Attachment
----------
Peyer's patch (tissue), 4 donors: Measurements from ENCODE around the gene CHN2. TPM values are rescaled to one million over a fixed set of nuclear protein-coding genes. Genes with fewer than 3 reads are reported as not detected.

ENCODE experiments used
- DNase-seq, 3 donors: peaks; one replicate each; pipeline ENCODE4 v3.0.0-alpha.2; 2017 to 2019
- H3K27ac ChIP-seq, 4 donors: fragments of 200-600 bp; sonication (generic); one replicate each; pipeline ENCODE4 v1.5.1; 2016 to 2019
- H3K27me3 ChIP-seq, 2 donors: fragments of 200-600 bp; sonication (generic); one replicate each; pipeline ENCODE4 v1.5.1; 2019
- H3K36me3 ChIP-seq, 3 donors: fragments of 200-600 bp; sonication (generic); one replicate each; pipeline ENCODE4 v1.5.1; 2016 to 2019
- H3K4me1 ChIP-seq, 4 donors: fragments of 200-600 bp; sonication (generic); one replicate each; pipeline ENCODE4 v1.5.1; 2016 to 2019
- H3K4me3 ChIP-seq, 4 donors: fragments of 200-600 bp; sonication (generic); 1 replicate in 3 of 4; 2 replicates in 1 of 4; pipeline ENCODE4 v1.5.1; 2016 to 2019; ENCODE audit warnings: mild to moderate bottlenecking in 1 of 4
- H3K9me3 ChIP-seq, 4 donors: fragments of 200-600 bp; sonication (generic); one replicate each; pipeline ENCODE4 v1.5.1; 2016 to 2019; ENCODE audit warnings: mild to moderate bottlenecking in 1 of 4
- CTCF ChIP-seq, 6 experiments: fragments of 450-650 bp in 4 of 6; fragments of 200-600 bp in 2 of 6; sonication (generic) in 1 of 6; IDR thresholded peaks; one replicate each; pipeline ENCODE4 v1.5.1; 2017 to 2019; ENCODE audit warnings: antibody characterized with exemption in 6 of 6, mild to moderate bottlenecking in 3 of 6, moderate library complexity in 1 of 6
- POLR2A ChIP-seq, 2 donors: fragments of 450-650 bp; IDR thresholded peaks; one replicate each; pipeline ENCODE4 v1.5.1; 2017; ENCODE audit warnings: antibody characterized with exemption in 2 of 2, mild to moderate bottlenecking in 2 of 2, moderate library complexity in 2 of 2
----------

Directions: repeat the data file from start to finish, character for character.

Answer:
Peyer's patch (tissue), 4 donors: Measurements from ENCODE around the gene CHN2. TPM values are rescaled to one million over a fixed set of nuclear protein-coding genes. Genes with fewer than 3 reads are reported as not detected.

ENCODE experiments used
- DNase-seq, 3 donors: peaks; one replicate each; pipeline ENCODE4 v3.0.0-alpha.2; 2017 to 2019
- H3K27ac ChIP-seq, 4 donors: fragments of 200-600 bp; sonication (generic); one replicate each; pipeline ENCODE4 v1.5.1; 2016 to 2019
- H3K27me3 ChIP-seq, 2 donors: fragments of 200-600 bp; sonication (generic); one replicate each; pipeline ENCODE4 v1.5.1; 2019
- H3K36me3 ChIP-seq, 3 donors: fragments of 200-600 bp; sonication (generic); one replicate each; pipeline ENCODE4 v1.5.1; 2016 to 2019
- H3K4me1 ChIP-seq, 4 donors: fragments of 200-600 bp; sonication (generic); one replicate each; pipeline ENCODE4 v1.5.1; 2016 to 2019
- H3K4me3 ChIP-seq, 4 donors: fragments of 200-600 bp; sonication (generic); 1 replicate in 3 of 4; 2 replicates in 1 of 4; pipeline ENCODE4 v1.5.1; 2016 to 2019; ENCODE audit warnings: mild to moderate bottlenecking in 1 of 4
- H3K9me3 ChIP-seq, 4 donors: fragments of 200-600 bp; sonication (generic); one replicate each; pipeline ENCODE4 v1.5.1; 2016 to 2019; ENCODE audit warnings: mild to moderate bottlenecking in 1 of 4
- CTCF ChIP-seq, 6 experiments: fragments of 450-650 bp in 4 of 6; fragments of 200-600 bp in 2 of 6; sonication (generic) in 1 of 6; IDR thresholded peaks; one replicate each; pipeline ENCODE4 v1.5.1; 2017 to 2019; ENCODE audit warnings: antibody characterized with exemption in 6 of 6, mild to moderate bottlenecking in 3 of 6, moderate library complexity in 1 of 6
- POLR2A ChIP-seq, 2 donors: fragments of 450-650 bp; IDR thresholded peaks; one replicate each; pipeline ENCODE4 v1.5.1; 2017; ENCODE audit warnings: antibody characterized with exemption in 2 of 2, mild to moderate bottlenecking in 2 of 2, moderate library complexity in 2 of 2